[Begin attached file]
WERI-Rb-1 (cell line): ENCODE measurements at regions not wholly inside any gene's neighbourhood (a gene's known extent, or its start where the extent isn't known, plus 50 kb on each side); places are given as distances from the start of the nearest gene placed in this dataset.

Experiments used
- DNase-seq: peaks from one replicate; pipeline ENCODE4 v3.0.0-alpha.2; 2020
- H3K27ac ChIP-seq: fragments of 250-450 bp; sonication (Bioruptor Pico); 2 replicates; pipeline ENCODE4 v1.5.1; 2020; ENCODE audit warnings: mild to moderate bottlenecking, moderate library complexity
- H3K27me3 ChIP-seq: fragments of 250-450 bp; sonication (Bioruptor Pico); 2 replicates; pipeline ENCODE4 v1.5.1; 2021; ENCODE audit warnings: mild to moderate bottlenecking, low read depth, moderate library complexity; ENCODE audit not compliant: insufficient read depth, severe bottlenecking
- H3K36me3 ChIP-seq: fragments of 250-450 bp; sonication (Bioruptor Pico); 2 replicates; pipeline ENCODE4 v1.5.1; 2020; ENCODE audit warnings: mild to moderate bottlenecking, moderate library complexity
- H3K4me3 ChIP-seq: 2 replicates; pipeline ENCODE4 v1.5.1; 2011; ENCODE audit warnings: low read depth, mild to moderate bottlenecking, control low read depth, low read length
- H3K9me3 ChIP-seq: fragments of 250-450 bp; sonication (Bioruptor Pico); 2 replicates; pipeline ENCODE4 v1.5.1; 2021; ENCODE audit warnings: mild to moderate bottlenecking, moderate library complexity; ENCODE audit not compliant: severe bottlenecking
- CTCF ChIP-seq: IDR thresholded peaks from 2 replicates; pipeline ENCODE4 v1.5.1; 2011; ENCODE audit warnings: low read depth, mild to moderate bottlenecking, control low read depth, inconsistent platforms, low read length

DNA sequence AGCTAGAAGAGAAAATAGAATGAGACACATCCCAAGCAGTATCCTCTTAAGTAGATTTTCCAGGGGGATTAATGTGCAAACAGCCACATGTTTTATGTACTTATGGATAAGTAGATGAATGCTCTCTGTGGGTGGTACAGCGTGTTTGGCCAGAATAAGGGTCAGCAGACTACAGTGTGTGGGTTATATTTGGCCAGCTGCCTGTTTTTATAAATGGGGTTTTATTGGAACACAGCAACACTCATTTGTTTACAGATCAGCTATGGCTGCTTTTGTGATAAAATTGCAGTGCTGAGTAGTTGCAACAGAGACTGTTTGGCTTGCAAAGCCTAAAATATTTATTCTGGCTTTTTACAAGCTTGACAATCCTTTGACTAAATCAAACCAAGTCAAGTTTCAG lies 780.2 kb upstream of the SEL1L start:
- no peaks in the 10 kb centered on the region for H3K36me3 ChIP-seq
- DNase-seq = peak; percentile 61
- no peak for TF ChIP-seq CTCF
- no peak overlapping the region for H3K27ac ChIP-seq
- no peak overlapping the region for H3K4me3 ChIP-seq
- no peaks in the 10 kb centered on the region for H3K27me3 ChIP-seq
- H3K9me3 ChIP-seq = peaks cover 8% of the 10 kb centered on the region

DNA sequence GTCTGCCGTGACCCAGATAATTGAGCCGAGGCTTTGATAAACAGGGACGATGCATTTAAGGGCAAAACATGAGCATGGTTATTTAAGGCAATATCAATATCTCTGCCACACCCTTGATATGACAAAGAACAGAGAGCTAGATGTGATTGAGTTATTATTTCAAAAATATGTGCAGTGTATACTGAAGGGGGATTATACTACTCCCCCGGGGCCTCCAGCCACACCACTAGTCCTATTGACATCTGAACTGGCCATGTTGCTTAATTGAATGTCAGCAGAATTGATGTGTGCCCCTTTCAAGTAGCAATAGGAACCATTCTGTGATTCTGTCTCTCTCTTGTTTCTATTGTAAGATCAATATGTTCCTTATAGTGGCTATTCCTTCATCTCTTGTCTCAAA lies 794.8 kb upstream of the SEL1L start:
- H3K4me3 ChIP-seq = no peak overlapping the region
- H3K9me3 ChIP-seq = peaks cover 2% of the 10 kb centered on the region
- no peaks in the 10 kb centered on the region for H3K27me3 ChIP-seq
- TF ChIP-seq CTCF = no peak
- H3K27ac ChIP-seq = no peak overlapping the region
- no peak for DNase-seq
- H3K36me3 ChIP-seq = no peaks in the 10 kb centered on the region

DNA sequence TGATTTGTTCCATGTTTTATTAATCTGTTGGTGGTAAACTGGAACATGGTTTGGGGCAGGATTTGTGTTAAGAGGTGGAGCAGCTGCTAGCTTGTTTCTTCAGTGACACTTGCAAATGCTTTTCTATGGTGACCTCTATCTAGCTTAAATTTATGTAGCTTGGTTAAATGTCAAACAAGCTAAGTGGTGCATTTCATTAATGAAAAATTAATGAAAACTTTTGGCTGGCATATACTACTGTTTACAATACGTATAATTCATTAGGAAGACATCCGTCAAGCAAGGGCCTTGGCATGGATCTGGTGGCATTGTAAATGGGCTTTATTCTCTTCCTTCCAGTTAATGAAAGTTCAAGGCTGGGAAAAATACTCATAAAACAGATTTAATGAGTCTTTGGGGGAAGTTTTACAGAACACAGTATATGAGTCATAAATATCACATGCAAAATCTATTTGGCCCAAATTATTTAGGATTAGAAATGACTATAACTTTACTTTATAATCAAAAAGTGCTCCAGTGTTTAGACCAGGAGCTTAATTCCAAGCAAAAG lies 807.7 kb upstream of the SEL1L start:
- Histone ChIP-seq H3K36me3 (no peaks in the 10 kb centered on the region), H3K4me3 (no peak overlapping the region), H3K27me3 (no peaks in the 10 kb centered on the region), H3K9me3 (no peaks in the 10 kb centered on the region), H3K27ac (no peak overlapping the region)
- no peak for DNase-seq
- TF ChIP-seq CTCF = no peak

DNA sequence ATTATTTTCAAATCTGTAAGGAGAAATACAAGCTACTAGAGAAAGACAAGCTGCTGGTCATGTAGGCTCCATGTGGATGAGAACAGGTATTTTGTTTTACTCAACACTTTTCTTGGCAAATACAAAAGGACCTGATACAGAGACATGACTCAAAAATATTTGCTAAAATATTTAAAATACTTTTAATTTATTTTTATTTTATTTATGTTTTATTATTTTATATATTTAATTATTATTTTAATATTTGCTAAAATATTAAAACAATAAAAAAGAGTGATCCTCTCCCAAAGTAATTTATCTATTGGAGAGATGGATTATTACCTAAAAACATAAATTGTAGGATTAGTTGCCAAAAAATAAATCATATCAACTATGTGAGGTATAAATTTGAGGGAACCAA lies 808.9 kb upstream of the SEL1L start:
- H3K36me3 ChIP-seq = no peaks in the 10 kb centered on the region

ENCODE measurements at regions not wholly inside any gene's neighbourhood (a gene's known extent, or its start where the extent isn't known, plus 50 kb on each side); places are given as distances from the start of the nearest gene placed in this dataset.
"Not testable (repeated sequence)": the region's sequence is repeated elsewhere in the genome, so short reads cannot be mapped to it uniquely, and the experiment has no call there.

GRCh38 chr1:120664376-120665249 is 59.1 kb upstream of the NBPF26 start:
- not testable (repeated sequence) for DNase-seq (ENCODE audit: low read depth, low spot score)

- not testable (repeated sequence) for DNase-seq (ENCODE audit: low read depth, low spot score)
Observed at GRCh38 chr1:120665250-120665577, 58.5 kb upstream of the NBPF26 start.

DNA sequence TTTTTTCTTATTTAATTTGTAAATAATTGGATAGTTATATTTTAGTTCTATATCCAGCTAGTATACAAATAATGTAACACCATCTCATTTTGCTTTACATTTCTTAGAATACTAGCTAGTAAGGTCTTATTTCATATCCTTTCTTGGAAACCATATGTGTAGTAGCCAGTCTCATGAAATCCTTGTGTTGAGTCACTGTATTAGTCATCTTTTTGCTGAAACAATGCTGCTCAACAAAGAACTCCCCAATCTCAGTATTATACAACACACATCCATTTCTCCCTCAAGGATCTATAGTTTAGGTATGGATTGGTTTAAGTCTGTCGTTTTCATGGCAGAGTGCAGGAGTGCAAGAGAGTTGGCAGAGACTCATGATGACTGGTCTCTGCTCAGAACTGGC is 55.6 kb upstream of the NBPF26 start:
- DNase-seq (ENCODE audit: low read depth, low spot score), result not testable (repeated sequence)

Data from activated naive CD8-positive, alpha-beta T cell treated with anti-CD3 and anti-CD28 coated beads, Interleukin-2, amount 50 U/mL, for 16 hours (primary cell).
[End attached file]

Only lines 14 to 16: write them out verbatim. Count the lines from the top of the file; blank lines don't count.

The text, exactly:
- no peak overlapping the region for H3K27ac ChIP-seq
- no peak overlapping the region for H3K4me3 ChIP-seq
- no peaks in the 10 kb centered on the region for H3K27me3 ChIP-seq